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*Date of marriage<br>  
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*Place of the event and usually the parish saint name<br>  
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*Names of the betrothed <br>  
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*Names of the parents<br>  
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*Names of the witnesses<br>
 +
*Ages and marital statuses of the betrothed <br>  
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*Places of origin and residence of the betrothed and sometimes that of the parents<br>
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*Legitimacy of the betrothed<br>  
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*Sometimes the race of the betrothed
  
== How to Use the Records  ==
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<br> '''The key genealogical facts found in most burial or death records are:'''
  
In most cases, Mexican Catholic parish registers are the only records before 1859 that identify individuals, parents, and spouses. After this date, civil authorities began registering vital statistics (nacimientos, matrimonies, y defunciones) that by law include people of all religions. The information in civil sources confirms and supplements the information in church records. Be sure to search both the parish and civil records after 1860.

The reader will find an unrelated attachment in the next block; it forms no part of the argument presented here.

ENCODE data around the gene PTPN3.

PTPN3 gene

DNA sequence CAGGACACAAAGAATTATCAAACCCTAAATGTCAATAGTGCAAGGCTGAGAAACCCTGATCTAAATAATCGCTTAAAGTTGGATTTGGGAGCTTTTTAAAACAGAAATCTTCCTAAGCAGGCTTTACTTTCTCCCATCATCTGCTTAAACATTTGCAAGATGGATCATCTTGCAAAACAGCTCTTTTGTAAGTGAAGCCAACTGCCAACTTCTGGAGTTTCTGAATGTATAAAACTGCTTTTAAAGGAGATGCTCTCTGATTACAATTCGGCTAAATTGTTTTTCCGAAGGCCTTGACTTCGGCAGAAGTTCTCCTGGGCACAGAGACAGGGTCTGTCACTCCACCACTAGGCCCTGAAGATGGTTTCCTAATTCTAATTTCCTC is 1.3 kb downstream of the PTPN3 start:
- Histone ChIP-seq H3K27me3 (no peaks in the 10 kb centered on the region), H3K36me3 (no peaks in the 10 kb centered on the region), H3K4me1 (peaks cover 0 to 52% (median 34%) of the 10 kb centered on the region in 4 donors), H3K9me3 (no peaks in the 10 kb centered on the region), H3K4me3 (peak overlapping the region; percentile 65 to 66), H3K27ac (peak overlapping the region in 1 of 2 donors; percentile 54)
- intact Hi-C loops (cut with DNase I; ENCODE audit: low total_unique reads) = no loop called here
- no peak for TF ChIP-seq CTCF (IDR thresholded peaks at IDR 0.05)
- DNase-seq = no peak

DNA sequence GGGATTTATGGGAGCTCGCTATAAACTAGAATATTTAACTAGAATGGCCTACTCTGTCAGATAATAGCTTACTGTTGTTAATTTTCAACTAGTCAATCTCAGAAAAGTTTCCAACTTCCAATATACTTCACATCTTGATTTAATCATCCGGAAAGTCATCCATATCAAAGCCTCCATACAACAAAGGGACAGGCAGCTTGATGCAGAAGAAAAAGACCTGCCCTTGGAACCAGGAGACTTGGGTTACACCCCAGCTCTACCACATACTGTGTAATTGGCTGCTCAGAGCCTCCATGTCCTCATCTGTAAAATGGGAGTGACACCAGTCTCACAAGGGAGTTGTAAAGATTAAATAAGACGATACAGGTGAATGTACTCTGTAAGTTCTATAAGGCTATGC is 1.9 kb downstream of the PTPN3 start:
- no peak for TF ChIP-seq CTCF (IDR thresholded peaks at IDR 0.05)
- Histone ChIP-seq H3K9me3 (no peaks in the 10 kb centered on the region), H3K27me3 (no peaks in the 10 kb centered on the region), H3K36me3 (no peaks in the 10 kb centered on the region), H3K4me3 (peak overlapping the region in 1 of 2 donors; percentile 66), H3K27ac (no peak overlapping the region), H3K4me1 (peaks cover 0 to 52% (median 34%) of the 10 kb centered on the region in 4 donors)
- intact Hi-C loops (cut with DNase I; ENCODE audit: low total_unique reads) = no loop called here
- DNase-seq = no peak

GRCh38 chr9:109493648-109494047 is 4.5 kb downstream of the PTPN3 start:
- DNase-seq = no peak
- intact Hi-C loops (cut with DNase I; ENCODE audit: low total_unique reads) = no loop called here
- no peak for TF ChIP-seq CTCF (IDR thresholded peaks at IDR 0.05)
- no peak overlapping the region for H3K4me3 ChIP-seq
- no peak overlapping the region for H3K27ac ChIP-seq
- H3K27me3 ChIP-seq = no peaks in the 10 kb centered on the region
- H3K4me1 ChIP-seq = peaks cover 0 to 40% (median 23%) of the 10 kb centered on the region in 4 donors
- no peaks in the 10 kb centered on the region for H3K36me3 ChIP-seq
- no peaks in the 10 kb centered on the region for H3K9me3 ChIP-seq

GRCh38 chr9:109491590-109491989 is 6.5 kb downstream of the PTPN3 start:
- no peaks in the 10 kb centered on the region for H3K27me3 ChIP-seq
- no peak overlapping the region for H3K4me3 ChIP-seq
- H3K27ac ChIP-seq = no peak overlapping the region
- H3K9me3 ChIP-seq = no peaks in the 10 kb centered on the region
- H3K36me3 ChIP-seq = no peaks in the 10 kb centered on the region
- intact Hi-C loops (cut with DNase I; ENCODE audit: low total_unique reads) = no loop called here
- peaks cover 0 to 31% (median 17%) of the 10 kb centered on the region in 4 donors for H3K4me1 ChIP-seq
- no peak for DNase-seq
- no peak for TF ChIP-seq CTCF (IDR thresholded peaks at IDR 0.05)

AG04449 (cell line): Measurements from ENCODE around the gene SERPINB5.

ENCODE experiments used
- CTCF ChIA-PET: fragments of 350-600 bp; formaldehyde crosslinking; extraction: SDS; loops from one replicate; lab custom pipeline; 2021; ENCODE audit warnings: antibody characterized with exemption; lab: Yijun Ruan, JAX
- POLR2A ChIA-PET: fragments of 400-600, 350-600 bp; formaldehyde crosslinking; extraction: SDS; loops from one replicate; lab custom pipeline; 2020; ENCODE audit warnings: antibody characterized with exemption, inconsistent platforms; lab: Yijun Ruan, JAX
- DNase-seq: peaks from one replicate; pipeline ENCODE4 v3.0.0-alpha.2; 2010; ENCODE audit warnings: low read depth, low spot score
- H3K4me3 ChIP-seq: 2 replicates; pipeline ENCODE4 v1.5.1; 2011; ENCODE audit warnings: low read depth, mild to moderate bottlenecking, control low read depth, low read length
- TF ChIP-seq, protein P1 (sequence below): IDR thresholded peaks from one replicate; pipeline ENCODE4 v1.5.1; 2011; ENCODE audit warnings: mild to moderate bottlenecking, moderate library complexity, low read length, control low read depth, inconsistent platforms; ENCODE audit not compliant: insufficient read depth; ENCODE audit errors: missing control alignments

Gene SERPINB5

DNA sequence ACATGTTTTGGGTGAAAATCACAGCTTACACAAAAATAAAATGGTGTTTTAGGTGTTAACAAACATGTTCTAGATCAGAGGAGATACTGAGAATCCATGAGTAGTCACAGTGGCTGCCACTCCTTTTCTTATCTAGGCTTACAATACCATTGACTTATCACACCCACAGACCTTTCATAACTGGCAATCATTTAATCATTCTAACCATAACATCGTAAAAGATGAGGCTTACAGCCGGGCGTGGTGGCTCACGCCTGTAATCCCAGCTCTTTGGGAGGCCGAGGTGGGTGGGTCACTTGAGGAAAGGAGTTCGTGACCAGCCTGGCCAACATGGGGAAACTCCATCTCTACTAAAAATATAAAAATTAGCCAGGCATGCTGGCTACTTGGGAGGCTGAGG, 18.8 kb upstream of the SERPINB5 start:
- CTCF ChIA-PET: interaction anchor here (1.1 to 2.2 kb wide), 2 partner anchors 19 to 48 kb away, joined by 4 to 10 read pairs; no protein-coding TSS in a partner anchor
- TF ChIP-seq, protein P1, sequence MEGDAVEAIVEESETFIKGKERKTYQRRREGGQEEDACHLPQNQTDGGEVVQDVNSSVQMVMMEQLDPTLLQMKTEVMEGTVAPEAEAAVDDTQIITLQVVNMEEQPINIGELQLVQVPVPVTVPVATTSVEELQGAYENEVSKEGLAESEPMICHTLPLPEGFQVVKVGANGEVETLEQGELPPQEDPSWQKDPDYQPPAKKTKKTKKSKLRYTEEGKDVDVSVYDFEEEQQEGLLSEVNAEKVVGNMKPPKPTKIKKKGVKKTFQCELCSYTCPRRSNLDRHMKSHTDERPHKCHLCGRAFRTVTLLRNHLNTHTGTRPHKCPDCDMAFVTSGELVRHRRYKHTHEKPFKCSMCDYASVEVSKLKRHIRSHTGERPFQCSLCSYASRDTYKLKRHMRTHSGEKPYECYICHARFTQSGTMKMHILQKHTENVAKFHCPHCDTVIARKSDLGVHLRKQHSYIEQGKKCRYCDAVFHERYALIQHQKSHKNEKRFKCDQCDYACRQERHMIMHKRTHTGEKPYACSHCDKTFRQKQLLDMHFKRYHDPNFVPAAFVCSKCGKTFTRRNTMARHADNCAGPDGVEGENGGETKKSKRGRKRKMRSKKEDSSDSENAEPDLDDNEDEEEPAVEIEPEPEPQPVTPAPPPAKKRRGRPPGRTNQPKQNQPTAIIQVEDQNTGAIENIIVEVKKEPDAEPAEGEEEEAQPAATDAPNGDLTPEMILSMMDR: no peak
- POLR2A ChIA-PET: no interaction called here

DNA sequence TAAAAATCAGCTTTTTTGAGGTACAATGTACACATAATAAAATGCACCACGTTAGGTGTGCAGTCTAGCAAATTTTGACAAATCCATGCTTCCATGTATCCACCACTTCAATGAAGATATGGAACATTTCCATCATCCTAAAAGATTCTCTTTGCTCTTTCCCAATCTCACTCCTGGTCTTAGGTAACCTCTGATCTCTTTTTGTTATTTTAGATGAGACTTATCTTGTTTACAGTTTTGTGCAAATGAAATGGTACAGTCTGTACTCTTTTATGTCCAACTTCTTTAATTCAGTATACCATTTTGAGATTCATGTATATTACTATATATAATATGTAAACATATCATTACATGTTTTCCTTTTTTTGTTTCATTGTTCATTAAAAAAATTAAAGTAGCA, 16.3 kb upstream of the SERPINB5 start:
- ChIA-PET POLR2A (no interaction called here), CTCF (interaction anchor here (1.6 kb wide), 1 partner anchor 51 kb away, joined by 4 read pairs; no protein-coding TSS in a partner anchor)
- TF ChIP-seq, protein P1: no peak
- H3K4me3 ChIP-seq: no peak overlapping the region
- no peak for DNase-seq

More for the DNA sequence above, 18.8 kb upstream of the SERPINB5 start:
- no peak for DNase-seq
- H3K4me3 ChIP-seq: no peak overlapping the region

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*Date of death or burial<br>
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*Place of burial or death <br>
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*Name of the deceased person <br>
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*Sometimes the names of the parents or the spouse, if the deceased was married <br>
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*Age of the deceased person at time of death<br>
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*Place of residence or origin of the deceased person <br>
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*Sometimes the race of the deceased
  
== Record History<br> ==
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== How to Use the Records ==
  
After the conquest of Mexico by the Spaniards, Catholic priests began going from one place to another baptizing most of the population. By order of the queen of Spain, priests began keeping a record of all the sacramental ordinances performed. The registers hold records of baptisms, marriages, deaths, and burials and other ecclesiastical documents. Most often, the different types of ordinances are recorded separate volumes. Each record is written in narrative style, and in more recent years, they are handwritten in formatted records. The registers were created and kept by the priest. Later, as the church grew in numbers, the registers were kept at the parish, and a copy was sent to the diocesan archive for preservation.